September 4, 2012
For association executives working in international environments, it is critical to understand the background of the countries where you consider marketing services, opening offices or establishing government relations. For more on understanding global context, read our recent post on Hong Kong. Headlines in the U.S. have focused on the Republican and Democratic conventions, but another potential leadership change is taking place on the other side of the globe. In the People’s Republic of China, upcoming elections for the new President, Premier, member of the Standing Committee in the Communist Party may have a significant impact on how China moves ahead in the next ten years. The new leadership could cause a shift in economic focus as well as in foreign affairs and trade policies. It’s important for association executives operating in China to understand the economic background in China. In previous years, there were many upsides to setting up businesses there. While the business risks are not necessarily increasing, there are changes that may have an impact. In the last quarter China has seen a shift in some economic factors, including:
- Slowing inflation and lower GDP growth: although still 7.5 % and envy of the world.
- Minor depreciation of China’s currency, the Renminbi (RMB) against the US Dollar: this has not happened in many years
- More capital leaving than Foreign Direct Investment coming into China
Despite a slowdown, no hard landing is anticipated and China remains a juggernaut and very important market, where domestic consumption will continue to grow fast. There are several sectors that are seeing positive changes, including travel and services (including consulting, financial, quality control). China’s advantages as a low wage country have become less important (less competitive) in the past decade. Consequently, its job market is moving up the value chain both in salary and in expectations for good living standards and consumption as China has shifted its focus on domestic growth via more consumer spending. China is increasingly active in fields of food safety, pharmaceuticals development and containment of hazardous materials. This activity is in part in response to citizens’ and netizens’ criticism, but is also aimed at promoting green technology industries and improving the quality of life in China. Chinese lawmakers and regulators are stepping up standards that deal with safety and quality control. At the same time, they have also become more active in international regulatory bodies such as Codex Alimentarius (international food law). Building and maintaining government relations are crucial for being successful for China. There are several other changes brewing in China which might change the landscape there in the next few years:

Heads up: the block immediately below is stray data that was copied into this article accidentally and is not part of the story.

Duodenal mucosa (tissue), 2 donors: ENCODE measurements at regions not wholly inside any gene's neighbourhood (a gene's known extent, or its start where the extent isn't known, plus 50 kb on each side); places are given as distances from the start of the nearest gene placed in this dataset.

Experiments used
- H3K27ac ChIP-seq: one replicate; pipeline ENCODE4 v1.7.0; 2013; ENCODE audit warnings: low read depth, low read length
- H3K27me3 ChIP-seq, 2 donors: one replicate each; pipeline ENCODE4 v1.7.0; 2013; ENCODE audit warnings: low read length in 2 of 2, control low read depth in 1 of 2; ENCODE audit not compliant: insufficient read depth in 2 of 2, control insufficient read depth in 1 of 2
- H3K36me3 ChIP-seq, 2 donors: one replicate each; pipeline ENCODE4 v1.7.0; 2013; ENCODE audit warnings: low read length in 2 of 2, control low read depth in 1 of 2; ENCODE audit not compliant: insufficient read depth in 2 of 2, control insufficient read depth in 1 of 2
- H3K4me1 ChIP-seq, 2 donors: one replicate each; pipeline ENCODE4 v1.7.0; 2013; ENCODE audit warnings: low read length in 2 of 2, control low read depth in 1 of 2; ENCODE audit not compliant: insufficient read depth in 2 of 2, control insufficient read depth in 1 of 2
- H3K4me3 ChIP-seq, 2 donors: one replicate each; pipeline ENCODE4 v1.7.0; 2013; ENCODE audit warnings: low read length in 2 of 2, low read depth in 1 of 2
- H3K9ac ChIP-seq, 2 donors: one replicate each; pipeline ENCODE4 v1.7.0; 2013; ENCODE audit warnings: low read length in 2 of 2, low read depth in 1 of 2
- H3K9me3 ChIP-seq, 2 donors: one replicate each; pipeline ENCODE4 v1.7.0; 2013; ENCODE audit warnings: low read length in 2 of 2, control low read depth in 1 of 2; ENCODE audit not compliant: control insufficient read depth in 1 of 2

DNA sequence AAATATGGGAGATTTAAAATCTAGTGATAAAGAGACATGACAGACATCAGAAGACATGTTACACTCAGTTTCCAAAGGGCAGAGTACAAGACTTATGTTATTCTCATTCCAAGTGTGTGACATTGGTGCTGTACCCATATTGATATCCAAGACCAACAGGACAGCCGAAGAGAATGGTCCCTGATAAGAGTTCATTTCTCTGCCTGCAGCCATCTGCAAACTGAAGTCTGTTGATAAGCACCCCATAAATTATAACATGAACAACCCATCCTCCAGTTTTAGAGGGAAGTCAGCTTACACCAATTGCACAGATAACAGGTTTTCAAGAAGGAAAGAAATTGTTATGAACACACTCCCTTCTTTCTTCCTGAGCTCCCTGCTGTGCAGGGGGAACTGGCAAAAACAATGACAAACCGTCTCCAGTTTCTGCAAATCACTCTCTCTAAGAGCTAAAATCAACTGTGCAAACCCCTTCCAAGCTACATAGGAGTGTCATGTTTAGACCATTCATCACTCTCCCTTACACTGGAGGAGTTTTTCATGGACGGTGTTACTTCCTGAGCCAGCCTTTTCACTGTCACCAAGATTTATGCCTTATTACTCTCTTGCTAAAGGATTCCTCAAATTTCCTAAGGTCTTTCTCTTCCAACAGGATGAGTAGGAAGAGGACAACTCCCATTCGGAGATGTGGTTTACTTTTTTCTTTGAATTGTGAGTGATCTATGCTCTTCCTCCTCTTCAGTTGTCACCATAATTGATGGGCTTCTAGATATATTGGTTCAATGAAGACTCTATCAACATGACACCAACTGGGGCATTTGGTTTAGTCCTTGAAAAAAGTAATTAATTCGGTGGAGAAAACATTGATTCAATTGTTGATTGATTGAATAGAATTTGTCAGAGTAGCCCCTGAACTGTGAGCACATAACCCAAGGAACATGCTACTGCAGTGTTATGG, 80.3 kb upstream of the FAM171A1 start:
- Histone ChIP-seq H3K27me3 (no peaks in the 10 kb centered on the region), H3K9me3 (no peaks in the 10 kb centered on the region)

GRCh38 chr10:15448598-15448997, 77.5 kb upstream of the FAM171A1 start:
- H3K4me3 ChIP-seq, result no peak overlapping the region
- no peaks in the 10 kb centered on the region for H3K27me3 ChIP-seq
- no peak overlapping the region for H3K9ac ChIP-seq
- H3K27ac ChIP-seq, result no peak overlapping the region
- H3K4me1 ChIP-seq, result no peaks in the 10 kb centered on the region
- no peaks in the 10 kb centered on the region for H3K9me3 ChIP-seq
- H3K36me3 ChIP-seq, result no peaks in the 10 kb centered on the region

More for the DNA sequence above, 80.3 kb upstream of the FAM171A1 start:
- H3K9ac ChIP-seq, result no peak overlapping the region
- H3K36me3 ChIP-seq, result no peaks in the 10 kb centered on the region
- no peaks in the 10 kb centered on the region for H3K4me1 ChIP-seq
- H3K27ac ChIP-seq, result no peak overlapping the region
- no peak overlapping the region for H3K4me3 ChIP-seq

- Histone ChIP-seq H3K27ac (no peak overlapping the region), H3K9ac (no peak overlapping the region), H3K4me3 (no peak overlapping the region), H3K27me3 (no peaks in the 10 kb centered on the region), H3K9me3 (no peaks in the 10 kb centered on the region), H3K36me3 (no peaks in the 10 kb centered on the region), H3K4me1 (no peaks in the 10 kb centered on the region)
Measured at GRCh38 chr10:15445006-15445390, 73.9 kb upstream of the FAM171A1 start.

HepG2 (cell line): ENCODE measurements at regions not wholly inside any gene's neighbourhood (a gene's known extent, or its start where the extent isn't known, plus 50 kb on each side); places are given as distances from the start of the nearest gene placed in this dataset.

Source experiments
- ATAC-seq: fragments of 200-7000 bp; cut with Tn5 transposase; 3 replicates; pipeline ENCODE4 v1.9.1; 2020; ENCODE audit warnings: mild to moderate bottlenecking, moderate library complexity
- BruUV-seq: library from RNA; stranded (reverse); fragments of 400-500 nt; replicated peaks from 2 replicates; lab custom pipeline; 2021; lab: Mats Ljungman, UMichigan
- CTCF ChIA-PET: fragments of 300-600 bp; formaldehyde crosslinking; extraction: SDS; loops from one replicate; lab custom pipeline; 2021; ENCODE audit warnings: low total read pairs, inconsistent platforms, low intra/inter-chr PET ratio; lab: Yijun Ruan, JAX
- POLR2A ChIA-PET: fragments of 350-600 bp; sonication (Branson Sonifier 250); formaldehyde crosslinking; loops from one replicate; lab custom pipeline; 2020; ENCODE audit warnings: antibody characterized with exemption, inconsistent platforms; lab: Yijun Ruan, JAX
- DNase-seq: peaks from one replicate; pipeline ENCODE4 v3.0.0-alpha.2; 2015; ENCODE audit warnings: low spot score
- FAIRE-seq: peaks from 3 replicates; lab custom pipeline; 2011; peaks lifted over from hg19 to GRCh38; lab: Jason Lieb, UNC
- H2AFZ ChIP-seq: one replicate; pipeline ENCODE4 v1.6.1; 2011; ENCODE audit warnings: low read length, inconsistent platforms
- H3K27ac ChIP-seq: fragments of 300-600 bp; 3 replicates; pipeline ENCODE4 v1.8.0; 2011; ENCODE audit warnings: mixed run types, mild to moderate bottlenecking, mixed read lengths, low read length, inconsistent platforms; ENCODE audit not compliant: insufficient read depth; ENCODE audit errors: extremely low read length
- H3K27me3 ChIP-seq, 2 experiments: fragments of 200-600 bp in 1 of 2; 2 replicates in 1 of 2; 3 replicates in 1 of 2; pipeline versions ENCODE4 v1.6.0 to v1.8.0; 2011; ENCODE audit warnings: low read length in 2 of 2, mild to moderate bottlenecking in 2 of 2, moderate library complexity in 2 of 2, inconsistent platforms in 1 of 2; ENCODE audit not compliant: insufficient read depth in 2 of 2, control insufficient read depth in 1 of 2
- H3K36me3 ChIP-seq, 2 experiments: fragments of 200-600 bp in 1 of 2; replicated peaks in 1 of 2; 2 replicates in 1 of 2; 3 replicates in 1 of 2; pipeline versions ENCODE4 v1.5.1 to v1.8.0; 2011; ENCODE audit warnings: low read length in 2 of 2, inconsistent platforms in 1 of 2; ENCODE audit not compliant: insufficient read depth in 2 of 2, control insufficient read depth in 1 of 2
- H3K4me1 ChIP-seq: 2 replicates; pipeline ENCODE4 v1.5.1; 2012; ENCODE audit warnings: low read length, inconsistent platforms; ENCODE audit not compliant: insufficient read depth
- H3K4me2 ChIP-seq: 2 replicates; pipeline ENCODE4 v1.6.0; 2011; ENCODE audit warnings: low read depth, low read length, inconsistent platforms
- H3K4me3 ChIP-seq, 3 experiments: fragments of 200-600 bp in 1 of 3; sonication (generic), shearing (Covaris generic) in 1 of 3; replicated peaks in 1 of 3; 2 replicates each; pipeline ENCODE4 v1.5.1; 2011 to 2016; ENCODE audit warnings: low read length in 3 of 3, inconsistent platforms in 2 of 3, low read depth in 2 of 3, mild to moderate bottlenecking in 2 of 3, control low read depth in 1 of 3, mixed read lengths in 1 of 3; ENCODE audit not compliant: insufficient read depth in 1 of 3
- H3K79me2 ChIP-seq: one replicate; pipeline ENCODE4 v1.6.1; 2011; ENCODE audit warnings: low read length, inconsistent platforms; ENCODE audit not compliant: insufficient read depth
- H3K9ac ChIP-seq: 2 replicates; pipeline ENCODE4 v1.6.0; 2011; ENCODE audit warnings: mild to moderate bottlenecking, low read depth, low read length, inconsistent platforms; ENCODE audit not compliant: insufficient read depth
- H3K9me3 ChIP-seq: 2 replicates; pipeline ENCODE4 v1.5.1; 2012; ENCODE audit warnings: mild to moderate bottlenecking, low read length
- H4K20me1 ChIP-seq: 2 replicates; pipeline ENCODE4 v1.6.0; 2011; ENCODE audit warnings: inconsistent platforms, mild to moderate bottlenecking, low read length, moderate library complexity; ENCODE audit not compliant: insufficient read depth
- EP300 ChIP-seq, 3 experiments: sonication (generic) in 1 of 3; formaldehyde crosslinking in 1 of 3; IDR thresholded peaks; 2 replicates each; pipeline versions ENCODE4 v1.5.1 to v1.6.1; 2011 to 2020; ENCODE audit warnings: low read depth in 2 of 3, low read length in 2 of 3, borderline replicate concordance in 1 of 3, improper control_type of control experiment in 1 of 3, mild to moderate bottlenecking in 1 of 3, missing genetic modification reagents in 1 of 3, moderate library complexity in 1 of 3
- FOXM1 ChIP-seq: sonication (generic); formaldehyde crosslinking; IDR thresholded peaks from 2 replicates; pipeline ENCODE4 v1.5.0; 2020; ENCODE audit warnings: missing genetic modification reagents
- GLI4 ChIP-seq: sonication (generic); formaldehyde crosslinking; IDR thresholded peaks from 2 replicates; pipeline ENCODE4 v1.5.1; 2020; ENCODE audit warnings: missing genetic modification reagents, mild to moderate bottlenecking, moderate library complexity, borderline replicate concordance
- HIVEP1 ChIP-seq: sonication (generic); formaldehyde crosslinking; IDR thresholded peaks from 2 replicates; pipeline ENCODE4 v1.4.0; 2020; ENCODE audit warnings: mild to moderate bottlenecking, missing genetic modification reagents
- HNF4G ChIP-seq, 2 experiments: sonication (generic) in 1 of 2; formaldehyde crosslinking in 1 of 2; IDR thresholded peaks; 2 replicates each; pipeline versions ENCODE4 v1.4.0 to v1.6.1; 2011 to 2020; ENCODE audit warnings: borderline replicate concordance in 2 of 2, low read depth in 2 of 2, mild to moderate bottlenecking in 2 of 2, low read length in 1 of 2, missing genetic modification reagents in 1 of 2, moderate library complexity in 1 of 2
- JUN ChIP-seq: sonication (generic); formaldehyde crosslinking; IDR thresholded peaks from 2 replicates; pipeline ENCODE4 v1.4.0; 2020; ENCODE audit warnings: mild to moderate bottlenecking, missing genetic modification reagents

- Much rule making is on the table as a result of the new leadership tackling the issues proposed in the latest 5-year plan (approved in 2011)
- China’s influence and power is increasing and impacting policies of other nations in Asia and worldwide
- Policy migration, for example on health & safety, causes rules to move from one to the other major regions or countries hence every association needs to tap into companies like Kellen for a good insight in changing legislation and regulation in China
With an office in Beijing, Kellen Company works in the changing business environment in China every day. It remains to be seen how upcoming changes will affect business and associations based there, but it’s an exciting time to be in China. Does your association have an office in China? What trends or changes do you think will impact foreign businesses there?